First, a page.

Schumer: Republicans should give up their government health care
One day after House Republicans scheduled a vote to repeal health reform, a leading Democrat challenged GOP lawmakers to stand on principle and refuse the government health care provided to them.
Sen. Chuck Schumer (D-NY) argued Tuesday that Republicans seeking to prevent uninsured Americans from receiving government-subsidized health care shouldn’t accept federal benefits for themselves or their families.
“It seems unfair that house Republicans want to deprive middle-class Americans of the same health care as members of Congress but to keep it for themselves,” Schumer (D-NY) told Politico‘s Ben Smith.
He added: “It was a central value to us when we passed health care, and a central value to the American people, that members of Congress should get the same health care as everyone else.
Republicans have staked their fierce opposition to the sweeping health care law — a key plank in their 2010 platform — in part on the belief that the federal government should not subsidize insurance to expand coverage.
Incoming House Majority Leader Eric Cantor (R-VA) called the measure “a job-killer for businesses small and large, and the top priority for House Republicans is going to be to cut spending and grow the economy and jobs.”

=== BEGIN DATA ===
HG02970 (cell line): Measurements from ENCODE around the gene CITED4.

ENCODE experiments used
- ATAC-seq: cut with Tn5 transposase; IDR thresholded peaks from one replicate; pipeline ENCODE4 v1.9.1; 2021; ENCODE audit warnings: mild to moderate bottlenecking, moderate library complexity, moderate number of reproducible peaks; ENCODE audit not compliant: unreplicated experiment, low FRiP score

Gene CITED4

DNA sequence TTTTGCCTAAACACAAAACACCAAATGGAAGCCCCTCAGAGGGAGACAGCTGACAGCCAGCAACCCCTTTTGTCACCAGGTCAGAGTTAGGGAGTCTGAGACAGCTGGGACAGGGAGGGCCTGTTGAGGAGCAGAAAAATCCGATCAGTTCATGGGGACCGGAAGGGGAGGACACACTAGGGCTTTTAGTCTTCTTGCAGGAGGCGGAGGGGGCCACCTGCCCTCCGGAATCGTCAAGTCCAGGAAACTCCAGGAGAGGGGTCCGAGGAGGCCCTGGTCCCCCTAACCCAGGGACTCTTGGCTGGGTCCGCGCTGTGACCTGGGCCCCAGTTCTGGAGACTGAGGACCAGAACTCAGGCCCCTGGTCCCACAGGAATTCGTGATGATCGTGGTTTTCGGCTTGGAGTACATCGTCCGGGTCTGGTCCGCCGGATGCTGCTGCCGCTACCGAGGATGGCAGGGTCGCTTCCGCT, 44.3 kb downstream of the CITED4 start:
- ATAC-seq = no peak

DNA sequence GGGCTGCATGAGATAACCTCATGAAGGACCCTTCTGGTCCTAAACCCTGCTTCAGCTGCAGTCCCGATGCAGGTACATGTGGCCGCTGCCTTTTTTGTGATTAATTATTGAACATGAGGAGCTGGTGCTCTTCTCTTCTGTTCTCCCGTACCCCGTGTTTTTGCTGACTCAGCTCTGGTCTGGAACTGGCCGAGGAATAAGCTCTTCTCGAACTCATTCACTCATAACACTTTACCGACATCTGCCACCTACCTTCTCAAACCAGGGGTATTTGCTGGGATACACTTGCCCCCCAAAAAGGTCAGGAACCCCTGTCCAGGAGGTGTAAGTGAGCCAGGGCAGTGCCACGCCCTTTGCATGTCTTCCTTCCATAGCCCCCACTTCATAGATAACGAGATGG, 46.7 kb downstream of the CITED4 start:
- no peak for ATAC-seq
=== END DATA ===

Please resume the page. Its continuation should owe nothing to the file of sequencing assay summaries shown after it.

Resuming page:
“Will Eric Cantor urge every Republican who is going to be for repeal to not take government health care themselves and to drop their existing health care?” Schumer said.
The sharp words from the Senate’s third-ranking Democrat reflect the party’s pushback against the coming Republican onslaught to derail the reforms, as Democrats have been badly bruised by a ferocious and successful GOP messaging campaign to cast the law in a negative light.
Three newly-elected Republicans — Joe Walsh of Illinois, Bobby Schilling of Illinois and Mike Kelly of Pennsylvania — have pledged not to accept health care from the Federal Employees Health Benefits Program that grants high-quality insurance options to members of Congress.
Republican leaders have declined to take the same pledge.
“I don’t agree with [Walsh’s] views on health care, but at least he is being fair and consistent,” Schumer said.